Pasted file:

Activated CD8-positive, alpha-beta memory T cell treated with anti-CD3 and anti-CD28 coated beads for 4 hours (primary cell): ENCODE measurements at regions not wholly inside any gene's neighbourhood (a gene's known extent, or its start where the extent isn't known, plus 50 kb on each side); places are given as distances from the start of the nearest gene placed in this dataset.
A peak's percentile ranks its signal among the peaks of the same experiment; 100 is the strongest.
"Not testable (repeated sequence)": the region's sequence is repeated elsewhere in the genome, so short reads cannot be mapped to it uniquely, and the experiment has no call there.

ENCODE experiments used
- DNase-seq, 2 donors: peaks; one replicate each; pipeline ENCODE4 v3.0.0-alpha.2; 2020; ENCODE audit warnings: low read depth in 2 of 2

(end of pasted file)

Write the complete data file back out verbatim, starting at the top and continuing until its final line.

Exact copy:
Activated CD8-positive, alpha-beta memory T cell treated with anti-CD3 and anti-CD28 coated beads for 4 hours (primary cell): ENCODE measurements at regions not wholly inside any gene's neighbourhood (a gene's known extent, or its start where the extent isn't known, plus 50 kb on each side); places are given as distances from the start of the nearest gene placed in this dataset.
A peak's percentile ranks its signal among the peaks of the same experiment; 100 is the strongest.
"Not testable (repeated sequence)": the region's sequence is repeated elsewhere in the genome, so short reads cannot be mapped to it uniquely, and the experiment has no call there.

ENCODE experiments used
- DNase-seq, 2 donors: peaks; one replicate each; pipeline ENCODE4 v3.0.0-alpha.2; 2020; ENCODE audit warnings: low read depth in 2 of 2